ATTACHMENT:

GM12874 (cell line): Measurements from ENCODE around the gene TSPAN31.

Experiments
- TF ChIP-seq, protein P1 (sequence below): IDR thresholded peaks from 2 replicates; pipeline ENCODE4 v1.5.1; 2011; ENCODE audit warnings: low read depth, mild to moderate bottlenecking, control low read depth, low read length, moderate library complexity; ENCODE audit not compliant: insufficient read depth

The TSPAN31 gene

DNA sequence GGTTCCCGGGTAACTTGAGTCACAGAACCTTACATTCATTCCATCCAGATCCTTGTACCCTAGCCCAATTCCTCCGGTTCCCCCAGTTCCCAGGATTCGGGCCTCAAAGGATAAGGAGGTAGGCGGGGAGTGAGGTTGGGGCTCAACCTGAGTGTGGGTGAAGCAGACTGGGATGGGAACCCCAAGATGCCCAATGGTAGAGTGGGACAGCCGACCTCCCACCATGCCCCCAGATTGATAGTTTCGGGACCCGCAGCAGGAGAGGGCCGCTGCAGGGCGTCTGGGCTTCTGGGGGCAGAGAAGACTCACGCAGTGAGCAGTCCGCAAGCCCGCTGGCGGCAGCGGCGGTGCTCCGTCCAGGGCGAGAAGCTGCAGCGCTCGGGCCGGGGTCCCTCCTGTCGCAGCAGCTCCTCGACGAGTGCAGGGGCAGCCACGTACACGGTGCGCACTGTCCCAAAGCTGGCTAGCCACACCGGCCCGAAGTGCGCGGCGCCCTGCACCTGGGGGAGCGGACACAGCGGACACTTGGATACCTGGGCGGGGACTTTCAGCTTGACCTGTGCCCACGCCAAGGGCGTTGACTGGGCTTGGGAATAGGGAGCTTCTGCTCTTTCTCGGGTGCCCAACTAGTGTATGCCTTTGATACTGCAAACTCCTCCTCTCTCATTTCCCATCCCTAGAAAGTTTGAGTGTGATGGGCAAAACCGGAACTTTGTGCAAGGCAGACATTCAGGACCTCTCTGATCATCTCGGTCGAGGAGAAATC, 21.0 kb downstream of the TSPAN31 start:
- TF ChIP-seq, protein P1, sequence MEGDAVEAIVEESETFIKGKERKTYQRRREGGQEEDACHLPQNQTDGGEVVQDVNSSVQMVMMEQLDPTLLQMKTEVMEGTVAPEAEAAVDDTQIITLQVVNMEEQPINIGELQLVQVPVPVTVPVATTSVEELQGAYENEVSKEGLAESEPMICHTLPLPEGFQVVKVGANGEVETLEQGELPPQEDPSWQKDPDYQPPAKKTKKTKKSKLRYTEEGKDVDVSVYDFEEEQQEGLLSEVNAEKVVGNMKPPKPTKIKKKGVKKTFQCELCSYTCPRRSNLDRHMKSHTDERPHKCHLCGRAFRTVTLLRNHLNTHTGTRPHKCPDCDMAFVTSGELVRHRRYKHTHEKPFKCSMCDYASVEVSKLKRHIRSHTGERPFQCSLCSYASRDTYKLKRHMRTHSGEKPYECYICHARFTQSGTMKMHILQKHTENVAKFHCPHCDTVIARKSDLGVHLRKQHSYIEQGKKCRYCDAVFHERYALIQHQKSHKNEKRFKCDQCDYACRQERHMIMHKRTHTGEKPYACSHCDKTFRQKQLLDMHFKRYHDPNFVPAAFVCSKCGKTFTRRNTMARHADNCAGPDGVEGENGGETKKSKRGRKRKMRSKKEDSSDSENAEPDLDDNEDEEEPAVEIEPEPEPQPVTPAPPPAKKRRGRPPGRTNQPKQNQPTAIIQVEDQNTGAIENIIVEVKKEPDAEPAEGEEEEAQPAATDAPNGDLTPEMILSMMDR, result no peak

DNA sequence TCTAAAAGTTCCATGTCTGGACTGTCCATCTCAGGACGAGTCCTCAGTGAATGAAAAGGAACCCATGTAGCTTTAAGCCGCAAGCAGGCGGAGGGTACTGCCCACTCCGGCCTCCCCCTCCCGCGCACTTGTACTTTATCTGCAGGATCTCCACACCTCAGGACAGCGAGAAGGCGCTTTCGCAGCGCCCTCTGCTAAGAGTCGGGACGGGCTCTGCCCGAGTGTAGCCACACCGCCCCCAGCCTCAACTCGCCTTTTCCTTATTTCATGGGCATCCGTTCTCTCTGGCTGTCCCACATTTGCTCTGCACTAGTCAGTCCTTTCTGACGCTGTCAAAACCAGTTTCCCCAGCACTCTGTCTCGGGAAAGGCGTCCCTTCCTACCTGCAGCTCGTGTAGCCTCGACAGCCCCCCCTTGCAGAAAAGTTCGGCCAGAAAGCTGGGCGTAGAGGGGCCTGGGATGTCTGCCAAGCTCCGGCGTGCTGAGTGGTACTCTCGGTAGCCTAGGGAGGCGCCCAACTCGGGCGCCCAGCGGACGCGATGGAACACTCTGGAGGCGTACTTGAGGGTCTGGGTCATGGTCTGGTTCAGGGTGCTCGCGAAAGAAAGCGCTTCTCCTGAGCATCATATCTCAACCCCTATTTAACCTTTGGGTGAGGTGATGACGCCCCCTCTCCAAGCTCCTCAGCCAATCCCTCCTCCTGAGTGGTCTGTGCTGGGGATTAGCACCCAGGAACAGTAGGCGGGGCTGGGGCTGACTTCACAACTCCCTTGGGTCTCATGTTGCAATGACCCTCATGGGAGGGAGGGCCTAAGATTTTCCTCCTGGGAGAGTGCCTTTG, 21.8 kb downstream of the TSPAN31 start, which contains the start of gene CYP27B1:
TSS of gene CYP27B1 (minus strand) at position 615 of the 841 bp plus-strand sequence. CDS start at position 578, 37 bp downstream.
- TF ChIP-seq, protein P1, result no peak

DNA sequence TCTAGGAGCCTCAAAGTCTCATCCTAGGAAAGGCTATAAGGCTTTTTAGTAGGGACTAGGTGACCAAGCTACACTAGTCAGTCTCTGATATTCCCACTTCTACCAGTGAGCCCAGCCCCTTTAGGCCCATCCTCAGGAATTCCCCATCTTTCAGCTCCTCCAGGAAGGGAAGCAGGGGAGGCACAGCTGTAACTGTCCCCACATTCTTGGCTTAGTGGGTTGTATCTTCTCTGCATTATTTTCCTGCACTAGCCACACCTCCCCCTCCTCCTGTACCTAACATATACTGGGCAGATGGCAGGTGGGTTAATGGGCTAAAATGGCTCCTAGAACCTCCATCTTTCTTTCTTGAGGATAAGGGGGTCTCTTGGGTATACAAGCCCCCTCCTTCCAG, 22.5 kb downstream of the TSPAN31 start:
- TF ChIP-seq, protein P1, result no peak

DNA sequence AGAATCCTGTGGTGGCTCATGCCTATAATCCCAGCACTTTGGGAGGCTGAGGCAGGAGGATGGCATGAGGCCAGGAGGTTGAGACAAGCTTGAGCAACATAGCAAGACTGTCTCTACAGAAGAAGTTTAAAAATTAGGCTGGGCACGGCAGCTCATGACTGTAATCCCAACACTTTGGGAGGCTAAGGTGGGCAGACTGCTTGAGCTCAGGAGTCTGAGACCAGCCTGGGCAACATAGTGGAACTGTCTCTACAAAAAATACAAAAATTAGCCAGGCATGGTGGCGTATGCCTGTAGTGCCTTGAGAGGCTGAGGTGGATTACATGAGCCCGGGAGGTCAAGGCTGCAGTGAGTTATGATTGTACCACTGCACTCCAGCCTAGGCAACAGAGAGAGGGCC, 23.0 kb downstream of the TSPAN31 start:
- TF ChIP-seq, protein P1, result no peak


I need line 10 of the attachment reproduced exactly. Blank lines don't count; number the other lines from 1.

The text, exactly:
DNA sequence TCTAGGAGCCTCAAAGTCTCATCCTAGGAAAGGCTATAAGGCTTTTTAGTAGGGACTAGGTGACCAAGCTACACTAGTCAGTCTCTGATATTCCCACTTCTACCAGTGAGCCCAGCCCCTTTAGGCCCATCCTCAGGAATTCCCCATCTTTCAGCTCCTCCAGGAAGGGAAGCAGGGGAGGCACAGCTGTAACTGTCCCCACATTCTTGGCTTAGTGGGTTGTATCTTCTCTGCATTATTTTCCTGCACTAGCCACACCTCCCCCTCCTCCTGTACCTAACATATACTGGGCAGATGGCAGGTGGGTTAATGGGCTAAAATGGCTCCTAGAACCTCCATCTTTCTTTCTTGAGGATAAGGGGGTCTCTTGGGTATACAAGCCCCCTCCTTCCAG, 22.5 kb downstream of the TSPAN31 start: